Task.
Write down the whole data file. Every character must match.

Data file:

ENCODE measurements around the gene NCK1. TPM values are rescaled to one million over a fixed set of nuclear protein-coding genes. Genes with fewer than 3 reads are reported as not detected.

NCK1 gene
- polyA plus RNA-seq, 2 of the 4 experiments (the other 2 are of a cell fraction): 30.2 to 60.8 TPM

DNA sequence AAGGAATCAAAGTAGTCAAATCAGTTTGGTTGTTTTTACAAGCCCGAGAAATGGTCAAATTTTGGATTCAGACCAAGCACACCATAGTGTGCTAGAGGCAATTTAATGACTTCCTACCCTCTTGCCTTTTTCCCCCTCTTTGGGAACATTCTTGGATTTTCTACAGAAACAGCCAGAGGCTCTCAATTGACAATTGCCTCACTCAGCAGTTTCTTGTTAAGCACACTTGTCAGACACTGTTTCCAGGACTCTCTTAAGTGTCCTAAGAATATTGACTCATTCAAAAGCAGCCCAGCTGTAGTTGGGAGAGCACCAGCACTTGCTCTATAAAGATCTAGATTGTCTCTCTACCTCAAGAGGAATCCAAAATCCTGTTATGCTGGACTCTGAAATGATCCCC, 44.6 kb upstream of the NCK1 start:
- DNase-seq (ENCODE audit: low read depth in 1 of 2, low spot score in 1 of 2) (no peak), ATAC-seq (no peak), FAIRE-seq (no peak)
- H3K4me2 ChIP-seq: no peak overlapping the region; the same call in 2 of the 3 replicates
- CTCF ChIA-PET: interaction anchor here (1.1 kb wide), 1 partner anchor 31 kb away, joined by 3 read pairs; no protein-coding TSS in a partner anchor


ENCODE measurements around the gene NCK1. TPM values are rescaled to one million over a fixed set of nuclear protein-coding genes. Genes with fewer than 3 reads are reported as not detected.

NCK1 gene
- polyA plus RNA-seq, 2 of the 4 experiments (the other 2 are of a cell fraction): 30.2 to 60.8 TPM

DNA sequence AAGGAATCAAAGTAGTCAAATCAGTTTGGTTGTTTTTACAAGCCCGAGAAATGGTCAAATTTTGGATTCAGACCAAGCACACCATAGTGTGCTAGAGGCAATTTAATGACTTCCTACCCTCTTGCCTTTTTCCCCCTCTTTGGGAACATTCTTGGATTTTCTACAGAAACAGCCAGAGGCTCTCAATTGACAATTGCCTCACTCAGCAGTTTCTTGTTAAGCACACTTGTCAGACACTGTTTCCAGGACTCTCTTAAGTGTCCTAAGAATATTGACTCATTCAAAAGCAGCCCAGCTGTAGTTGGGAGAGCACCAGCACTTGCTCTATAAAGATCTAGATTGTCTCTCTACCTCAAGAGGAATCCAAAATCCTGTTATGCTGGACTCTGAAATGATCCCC, 44.6 kb upstream of the NCK1 start:
- DNase-seq (ENCODE audit: low read depth in 1 of 2, low spot score in 1 of 2) (no peak), ATAC-seq (no peak), FAIRE-seq (no peak)
- H3K4me2 ChIP-seq: no peak overlapping the region; the same call in 2 of the 3 replicates
- CTCF ChIA-PET: interaction anchor here (1.1 kb wide), 1 partner anchor 31 kb away, joined by 3 read pairs; no protein-coding TSS in a partner anchor